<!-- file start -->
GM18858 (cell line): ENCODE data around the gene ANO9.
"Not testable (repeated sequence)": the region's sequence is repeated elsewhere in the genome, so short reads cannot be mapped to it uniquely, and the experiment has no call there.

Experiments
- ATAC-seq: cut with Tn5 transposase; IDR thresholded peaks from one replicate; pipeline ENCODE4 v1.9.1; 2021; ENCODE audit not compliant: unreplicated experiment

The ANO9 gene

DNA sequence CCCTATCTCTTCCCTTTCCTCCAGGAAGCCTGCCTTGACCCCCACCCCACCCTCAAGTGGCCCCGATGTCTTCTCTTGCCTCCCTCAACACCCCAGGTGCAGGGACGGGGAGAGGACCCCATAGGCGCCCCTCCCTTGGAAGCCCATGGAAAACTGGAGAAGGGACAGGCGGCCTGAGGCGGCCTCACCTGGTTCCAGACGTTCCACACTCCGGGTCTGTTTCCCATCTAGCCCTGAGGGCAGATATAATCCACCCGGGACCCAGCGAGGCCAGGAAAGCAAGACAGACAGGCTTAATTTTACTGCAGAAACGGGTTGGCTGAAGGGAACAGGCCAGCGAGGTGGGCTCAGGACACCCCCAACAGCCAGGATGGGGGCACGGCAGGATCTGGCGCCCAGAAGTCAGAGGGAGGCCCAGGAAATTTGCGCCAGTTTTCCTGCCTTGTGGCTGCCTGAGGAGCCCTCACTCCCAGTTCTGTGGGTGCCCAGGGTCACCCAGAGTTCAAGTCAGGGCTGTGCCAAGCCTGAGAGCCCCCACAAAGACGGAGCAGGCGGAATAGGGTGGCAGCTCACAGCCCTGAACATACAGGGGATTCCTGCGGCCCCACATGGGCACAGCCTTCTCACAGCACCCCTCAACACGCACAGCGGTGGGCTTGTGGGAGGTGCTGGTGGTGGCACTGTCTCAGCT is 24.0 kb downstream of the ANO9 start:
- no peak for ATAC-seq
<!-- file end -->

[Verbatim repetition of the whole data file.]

GM18858 (cell line): ENCODE data around the gene ANO9.
"Not testable (repeated sequence)": the region's sequence is repeated elsewhere in the genome, so short reads cannot be mapped to it uniquely, and the experiment has no call there.

Experiments
- ATAC-seq: cut with Tn5 transposase; IDR thresholded peaks from one replicate; pipeline ENCODE4 v1.9.1; 2021; ENCODE audit not compliant: unreplicated experiment

The ANO9 gene

DNA sequence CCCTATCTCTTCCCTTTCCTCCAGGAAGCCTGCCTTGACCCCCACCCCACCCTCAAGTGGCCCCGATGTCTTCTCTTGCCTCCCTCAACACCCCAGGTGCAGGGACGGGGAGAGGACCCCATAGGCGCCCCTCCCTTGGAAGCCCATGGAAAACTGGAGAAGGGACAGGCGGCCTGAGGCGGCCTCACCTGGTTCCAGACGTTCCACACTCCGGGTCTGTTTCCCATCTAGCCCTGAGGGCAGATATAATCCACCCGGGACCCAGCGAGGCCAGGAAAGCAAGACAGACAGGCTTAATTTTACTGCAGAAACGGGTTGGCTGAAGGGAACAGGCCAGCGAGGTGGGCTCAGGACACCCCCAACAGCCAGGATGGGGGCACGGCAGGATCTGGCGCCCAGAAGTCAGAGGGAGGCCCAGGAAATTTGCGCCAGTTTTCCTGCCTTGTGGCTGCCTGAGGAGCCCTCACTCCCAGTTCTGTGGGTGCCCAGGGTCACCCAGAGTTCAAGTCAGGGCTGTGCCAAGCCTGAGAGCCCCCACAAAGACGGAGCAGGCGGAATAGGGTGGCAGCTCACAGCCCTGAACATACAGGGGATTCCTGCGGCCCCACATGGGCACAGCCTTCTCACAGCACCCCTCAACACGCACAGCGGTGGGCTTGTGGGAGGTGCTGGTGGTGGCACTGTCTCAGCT is 24.0 kb downstream of the ANO9 start:
- no peak for ATAC-seq